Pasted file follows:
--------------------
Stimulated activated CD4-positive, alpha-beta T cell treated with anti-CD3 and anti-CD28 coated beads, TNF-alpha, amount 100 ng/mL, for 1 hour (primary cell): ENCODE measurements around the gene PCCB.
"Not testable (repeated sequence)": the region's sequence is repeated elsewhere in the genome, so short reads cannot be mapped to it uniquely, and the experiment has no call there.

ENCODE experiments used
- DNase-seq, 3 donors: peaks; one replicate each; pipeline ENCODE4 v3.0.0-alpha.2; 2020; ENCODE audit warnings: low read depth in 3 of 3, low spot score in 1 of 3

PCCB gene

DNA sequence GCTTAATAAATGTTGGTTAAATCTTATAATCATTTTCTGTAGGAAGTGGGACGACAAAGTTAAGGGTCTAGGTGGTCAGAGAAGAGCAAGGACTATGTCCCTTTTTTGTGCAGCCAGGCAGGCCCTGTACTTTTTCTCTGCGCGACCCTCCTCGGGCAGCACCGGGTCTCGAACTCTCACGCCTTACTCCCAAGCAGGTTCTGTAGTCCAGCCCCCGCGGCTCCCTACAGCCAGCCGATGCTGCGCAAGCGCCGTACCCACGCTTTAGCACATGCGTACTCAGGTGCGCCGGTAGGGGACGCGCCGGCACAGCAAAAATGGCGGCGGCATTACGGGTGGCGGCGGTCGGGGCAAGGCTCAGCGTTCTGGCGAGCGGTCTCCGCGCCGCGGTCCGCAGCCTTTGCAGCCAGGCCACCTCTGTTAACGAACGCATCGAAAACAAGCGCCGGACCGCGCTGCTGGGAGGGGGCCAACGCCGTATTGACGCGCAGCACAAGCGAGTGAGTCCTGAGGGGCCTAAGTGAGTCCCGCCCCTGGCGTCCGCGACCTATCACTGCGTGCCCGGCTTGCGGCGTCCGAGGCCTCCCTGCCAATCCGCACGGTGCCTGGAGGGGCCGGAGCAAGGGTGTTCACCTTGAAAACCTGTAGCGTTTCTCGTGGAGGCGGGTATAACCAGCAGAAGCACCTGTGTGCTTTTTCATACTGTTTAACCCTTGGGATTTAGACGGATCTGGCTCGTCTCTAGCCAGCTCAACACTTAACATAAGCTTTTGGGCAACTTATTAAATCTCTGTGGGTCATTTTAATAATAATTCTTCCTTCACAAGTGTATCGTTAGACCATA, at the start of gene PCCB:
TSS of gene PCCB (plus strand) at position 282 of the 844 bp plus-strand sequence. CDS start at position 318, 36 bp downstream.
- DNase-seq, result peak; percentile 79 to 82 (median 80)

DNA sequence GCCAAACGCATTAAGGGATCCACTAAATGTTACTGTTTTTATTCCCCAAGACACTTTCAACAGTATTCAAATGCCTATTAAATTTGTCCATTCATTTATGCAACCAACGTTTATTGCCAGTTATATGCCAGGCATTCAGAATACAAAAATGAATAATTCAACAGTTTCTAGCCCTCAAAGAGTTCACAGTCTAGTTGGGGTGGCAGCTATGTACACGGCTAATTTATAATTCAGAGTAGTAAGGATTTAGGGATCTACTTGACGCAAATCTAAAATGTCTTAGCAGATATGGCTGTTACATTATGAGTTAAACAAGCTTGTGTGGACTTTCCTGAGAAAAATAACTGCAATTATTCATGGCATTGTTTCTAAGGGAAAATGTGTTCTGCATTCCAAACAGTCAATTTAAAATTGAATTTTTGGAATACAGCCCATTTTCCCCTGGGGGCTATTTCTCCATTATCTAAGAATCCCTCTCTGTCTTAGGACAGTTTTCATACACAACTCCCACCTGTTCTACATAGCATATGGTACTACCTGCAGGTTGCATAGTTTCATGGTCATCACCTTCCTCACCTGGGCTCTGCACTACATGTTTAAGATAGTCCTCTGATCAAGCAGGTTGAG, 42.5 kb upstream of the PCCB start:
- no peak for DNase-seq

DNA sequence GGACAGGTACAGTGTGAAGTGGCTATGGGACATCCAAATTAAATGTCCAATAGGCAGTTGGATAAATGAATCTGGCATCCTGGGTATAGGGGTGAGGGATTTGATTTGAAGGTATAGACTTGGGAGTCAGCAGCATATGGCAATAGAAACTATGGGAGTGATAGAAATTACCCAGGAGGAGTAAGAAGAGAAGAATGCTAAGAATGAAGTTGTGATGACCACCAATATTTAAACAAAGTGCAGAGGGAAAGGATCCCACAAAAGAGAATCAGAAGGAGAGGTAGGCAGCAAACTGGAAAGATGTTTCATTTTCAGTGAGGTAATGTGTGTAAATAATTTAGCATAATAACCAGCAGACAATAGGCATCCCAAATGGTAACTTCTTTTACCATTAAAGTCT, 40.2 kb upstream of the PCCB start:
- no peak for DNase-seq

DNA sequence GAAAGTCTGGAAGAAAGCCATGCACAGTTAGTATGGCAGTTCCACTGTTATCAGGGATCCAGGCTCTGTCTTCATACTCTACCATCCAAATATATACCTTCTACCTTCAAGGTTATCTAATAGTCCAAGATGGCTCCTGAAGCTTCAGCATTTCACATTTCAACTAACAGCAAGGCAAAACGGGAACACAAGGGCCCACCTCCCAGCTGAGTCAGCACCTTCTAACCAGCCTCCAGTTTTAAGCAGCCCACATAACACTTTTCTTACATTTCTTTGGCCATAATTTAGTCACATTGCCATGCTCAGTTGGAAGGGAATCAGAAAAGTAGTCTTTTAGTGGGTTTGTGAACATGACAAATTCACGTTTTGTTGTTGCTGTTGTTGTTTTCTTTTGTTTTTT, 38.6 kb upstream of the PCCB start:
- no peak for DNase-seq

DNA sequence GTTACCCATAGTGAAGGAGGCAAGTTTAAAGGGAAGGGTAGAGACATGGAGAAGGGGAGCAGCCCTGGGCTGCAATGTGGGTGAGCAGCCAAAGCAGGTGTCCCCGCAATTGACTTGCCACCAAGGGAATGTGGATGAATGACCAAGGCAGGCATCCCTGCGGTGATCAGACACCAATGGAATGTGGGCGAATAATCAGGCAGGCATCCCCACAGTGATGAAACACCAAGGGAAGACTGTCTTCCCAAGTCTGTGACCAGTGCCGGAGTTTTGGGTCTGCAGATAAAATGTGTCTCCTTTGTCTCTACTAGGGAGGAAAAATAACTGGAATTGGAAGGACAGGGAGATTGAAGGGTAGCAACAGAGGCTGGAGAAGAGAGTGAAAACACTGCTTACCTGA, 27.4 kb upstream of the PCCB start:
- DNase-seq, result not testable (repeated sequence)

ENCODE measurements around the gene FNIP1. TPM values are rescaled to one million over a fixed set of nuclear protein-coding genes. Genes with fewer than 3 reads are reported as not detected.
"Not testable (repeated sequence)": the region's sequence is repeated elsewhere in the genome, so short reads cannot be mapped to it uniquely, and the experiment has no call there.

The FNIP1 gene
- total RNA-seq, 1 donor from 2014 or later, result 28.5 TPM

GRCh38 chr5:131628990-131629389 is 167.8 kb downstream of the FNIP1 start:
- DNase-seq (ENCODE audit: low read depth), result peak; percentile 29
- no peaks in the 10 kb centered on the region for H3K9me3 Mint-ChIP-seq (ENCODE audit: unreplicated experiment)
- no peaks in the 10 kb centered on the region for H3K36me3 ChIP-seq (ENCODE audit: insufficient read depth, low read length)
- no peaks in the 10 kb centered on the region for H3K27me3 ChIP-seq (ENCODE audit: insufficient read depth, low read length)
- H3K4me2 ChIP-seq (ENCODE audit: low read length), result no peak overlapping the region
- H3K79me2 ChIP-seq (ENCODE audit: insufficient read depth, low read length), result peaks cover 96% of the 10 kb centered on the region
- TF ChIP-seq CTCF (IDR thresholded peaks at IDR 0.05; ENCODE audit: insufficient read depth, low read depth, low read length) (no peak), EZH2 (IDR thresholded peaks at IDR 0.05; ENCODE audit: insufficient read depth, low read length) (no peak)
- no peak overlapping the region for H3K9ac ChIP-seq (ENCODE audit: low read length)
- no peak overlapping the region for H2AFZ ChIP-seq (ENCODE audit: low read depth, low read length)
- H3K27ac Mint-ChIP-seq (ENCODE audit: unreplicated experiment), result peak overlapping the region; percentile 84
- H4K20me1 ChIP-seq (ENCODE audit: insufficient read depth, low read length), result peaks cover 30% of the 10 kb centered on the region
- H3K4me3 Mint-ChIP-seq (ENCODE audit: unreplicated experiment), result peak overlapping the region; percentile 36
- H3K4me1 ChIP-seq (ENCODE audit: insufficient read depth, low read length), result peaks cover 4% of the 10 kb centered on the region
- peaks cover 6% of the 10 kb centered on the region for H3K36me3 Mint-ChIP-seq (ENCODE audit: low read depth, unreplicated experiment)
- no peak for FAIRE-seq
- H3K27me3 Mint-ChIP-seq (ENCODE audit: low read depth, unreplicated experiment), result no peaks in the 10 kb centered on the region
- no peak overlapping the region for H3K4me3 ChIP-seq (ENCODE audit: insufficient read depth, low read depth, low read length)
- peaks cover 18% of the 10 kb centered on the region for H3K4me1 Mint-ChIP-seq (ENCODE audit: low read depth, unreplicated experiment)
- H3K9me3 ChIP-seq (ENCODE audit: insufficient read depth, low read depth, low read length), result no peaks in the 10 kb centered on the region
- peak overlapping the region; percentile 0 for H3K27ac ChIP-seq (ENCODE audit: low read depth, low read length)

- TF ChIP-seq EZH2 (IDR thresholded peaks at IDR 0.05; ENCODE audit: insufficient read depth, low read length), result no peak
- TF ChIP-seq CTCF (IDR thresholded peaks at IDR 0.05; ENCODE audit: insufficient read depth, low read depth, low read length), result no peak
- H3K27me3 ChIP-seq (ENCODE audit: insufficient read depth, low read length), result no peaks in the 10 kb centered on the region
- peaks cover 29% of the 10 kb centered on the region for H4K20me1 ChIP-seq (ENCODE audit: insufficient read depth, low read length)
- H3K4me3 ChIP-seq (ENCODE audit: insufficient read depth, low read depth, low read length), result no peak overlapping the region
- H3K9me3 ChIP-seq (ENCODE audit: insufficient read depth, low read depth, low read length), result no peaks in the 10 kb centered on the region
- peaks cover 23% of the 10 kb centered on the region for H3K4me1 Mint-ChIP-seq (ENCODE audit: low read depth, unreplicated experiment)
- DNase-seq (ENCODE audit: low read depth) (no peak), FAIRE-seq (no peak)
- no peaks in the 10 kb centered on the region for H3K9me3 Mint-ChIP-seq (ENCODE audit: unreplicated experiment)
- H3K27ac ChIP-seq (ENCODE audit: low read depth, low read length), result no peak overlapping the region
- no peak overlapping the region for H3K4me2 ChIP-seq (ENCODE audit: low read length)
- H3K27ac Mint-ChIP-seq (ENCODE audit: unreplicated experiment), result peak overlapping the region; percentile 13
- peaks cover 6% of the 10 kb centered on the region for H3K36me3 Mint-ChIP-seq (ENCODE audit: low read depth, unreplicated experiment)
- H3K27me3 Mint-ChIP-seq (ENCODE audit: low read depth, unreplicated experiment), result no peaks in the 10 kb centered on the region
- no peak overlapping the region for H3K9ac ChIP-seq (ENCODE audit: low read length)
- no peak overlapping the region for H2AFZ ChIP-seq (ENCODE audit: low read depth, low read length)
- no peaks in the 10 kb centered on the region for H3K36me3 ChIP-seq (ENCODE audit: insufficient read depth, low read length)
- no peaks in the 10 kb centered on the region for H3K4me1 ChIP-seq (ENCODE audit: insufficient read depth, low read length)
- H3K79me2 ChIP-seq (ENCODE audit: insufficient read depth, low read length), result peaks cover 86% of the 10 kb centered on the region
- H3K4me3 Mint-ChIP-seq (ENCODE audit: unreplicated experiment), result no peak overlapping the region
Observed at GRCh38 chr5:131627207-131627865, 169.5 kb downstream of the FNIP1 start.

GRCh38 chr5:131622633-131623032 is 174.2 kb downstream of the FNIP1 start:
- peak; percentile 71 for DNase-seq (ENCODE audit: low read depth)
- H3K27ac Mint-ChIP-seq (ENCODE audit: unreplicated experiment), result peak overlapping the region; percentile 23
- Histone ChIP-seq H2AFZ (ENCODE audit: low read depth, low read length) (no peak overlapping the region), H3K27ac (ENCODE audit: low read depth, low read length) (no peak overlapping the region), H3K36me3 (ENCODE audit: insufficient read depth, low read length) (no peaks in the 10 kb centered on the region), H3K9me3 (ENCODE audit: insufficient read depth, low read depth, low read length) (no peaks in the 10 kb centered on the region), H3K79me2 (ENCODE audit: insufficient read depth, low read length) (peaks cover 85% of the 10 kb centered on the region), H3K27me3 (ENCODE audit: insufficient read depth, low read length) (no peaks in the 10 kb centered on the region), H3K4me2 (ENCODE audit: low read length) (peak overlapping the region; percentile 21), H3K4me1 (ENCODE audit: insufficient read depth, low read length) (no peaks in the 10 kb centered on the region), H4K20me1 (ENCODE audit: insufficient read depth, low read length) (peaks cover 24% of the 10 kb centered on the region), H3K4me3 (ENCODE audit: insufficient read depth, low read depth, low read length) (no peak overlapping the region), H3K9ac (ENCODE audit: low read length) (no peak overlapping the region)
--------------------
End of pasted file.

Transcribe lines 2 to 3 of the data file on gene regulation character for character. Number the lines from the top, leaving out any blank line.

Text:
"Not testable (repeated sequence)": the region's sequence is repeated elsewhere in the genome, so short reads cannot be mapped to it uniquely, and the experiment has no call there.

ENCODE experiments used